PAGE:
Caveat - This one may not be for everyone. Knowing your students, parents, school, administrators, and community is an important part of creating a micro-culture of learning within your classroom that fits into the greater culture. Just like the previous variant, it involves students keeping track of the consecutive rolls. If three consecutive students roll a '6', the entire group shouts, 'Numerus Bestiae!' in their most evil voices (because 666 is the number of the beast). Then you, as the teacher, do something evil. You declare that all Latin words containing the letters 's' 'e' & 'x' do not count for this round and students resume playing. Depending on what Latin is in your activity that day, that could be a lot of the words! In addition to thinking about the first caveat with this variant, I would double-check my word/sentence list to make sure the activity is still feasible after removing those words. 

Connect Four:
Yes indeed, another one with numbers, but this time there's no tracking of rolls. Instead, students are rewarded for getting consecutive lines on the answer sheet correct. If a student correctly answers four lines in a row, they earn a bonus point. To see how that works, take a look at this example:

You will see that you begin counting from the top of a column. You cannot connect four across the columns. 
This answer sheet would earn a bonus for laetus - lupus and magistra - mater. Notice how once a word counts in one group of four, it does not count in another. In other words, even though the four answers from leo through magistra are correct, the groups of four can't overlap and those connections won't count. 

Wrapping Up:

Feedback, feedback, feedback! Hopefully this kind of post is useful. If it is, please let me know via social media or the comments. I do plan on repeating this format with other CI activities in the future, so if you have suggestions for which activities would be good for a second look, shoot those my way too.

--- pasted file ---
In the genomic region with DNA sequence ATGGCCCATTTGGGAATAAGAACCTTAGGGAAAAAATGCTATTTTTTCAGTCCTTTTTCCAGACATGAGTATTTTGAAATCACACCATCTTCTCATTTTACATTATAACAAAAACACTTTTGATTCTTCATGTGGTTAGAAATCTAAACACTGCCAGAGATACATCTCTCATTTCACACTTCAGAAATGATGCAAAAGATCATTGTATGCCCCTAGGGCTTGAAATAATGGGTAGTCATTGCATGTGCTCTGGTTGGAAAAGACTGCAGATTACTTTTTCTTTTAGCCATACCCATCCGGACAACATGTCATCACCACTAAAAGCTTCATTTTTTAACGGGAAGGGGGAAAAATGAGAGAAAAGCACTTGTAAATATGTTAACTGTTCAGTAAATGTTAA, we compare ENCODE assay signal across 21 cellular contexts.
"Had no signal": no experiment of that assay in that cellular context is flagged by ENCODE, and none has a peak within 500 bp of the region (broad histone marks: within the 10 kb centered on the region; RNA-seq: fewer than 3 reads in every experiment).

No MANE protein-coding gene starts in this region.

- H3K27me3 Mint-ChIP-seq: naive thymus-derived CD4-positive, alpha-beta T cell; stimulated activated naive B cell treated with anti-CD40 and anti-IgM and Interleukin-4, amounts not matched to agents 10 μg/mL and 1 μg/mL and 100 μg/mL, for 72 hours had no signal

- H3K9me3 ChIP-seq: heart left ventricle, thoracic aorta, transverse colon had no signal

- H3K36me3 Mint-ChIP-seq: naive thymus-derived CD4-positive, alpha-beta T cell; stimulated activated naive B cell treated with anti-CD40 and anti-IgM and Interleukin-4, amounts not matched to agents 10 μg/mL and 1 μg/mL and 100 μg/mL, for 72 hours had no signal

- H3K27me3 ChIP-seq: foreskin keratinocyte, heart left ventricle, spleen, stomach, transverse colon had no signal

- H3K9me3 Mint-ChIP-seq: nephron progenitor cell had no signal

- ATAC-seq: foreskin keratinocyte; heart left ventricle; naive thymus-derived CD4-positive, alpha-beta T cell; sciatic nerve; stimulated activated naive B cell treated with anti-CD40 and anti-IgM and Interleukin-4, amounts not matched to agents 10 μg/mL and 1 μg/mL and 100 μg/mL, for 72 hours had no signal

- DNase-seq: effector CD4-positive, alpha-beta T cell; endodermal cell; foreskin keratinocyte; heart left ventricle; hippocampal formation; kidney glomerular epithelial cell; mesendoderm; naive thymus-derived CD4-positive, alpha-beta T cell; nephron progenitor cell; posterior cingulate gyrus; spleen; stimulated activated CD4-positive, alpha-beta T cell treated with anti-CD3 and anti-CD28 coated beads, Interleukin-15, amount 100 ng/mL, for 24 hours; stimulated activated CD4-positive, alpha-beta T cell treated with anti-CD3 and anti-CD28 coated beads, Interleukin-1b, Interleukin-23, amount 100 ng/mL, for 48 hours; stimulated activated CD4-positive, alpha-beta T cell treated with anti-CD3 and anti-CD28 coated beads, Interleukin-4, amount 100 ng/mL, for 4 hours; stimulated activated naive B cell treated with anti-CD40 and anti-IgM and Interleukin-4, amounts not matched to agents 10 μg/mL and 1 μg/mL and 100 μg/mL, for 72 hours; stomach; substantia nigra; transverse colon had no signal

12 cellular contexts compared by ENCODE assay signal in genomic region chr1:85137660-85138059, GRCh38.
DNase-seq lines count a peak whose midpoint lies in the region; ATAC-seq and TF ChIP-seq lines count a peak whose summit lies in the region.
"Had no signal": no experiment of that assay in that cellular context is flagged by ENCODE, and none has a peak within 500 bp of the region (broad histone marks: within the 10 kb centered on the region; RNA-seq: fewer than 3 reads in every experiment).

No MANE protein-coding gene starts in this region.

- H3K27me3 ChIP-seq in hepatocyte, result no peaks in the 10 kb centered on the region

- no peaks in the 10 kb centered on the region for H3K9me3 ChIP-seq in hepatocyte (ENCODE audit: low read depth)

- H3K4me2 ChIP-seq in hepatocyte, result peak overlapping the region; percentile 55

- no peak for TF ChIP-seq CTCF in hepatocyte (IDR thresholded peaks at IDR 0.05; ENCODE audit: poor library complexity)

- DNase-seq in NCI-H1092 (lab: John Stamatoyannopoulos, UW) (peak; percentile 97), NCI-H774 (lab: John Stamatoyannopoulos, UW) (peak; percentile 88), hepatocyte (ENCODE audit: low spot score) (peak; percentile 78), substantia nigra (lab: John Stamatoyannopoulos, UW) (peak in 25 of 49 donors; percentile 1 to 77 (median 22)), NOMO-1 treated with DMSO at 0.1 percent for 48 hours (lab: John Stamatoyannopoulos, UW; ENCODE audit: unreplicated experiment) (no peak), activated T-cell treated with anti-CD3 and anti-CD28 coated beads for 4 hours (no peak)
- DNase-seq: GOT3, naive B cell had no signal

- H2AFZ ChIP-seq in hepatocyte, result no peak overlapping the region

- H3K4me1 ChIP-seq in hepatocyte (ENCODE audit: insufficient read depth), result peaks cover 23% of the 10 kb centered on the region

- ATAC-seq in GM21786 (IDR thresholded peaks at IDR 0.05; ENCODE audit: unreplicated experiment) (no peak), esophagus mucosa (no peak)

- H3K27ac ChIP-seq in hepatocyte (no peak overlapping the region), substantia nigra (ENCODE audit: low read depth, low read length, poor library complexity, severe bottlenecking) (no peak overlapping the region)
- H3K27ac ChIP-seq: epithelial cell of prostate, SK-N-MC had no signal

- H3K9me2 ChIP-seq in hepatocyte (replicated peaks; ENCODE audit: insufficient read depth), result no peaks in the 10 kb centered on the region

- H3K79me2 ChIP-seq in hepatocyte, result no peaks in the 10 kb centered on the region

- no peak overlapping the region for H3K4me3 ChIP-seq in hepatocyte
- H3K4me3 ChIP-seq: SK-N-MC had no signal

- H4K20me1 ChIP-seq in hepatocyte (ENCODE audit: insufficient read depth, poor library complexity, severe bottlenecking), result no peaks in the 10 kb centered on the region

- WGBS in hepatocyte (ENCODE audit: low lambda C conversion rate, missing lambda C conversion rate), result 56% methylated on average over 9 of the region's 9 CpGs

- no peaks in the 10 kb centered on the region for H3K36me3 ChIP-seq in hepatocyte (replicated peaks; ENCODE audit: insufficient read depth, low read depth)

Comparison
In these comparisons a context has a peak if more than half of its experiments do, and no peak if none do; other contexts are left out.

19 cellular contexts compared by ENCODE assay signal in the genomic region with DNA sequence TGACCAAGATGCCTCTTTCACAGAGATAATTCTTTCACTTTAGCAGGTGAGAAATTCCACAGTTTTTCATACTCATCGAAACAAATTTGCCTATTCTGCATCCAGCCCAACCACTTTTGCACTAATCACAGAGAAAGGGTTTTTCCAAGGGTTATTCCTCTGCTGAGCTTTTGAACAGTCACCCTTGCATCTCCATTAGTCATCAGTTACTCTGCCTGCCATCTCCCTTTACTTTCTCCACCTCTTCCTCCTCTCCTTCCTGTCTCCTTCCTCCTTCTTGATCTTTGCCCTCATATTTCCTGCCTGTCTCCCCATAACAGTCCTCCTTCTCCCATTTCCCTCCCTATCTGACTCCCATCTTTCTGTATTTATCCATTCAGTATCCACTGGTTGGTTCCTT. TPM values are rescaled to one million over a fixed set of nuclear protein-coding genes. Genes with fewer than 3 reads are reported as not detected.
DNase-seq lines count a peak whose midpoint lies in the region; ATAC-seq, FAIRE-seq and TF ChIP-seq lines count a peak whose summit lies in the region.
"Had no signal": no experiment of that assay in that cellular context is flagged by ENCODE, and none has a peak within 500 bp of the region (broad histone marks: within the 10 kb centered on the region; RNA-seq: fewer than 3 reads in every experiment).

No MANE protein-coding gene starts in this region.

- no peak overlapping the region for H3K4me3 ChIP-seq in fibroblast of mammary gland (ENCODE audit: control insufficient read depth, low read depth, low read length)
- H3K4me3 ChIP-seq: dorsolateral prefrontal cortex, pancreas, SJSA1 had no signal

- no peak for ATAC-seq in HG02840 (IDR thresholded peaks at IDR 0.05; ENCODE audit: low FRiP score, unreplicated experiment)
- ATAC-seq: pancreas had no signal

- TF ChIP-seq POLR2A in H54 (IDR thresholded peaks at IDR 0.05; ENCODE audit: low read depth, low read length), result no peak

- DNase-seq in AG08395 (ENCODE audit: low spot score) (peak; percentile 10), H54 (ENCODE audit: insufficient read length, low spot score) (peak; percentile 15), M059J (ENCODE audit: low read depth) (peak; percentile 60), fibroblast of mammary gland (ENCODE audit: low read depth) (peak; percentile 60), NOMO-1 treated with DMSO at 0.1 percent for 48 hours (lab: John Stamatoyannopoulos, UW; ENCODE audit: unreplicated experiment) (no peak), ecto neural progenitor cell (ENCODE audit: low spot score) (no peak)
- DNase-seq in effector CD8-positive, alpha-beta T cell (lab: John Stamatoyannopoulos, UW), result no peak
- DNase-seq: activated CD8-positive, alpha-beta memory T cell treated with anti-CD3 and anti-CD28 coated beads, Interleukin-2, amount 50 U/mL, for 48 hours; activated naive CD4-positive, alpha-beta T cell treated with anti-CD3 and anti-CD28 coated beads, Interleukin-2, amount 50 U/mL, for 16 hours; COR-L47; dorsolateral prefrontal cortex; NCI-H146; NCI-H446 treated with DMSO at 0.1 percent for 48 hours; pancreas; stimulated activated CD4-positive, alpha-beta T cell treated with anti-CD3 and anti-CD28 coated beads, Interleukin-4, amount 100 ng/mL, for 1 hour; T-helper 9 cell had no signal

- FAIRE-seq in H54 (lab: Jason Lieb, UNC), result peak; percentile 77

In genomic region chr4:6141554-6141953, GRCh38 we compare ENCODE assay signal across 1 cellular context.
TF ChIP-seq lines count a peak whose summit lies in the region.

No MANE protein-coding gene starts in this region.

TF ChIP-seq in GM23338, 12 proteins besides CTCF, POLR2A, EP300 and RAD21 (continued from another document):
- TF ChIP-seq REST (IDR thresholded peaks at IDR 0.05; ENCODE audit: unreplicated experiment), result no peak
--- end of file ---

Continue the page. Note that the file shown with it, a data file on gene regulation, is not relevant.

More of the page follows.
Sunday, January 8, 2017

Write or Wait

'Write or Wait' is a listening and writing activity to use with students when reading new material with them. It is useful as a substitute for a traditional Dictatio, a topic that Rachel Ash wrote about earlier this week. I like to think of this activity as a cross between ‘Read, Discuss, & Draw’ and a Dictatio. It isn’t precisely, but it has the feature of a Dictatio where you’re asking students to listen and write without seeing the Latin. It also reminds me of ‘Read, Discuss, & Draw’ in that the way the lesson flows with class involves a big allowance for the ‘Discuss’ portion - where the teacher clarifies meaning, uses circling techniques, perhaps calls up actors, and ensures that students understand before moving on. And if you regularly use embedded readings, the sweet spot for this activity is probably with the Tier 2 reading. 

Before we get to the good stuff, the usual ‘Scrambled Eggs’ caveat applies - I think I created this activity, but if not, please direct me to the originator so I can give them credit. If you’re not sure what I’m referring to, you can read up on what went through Paul McCartney’s mind when he first played “Yesterday” here. In any case, I can’t shake the feeling that I’ve gotten this activity from someone else, so speak up if you can help out. 

The basic idea is that the students have a choice to write or wait. 
  1. If a student has chosen write, they will try to write the entire sentence in Latin as you read it out loud. 
  2. If a student has chosen to wait, they cannot write until after you’ve written the sentence yourself. 
  1. You need a short piece of story (between 5-10 sentences is a good amount) that students haven’t read before. The activity really doesn’t work as well with seen material. I will explain why in a bit. 
  2. You also need the ability to write or project the story ‘live’. I typically use a blank Google Document for this with the font enlarged. But I think this activity could work with old-fashioned writing on the board if you have enough space. 
  3. Print that short piece of a story out so you have a copy to read for yourself.
  4. ***Spice Alert***🌶🌶🌶 To keep things interesting, I use stickers to give to the students that represent their two options - Write or Wait. I really prefer stickers that come in rolls rather than sheets for this. But before you pick some stickers, you will need to think about how to deploy them: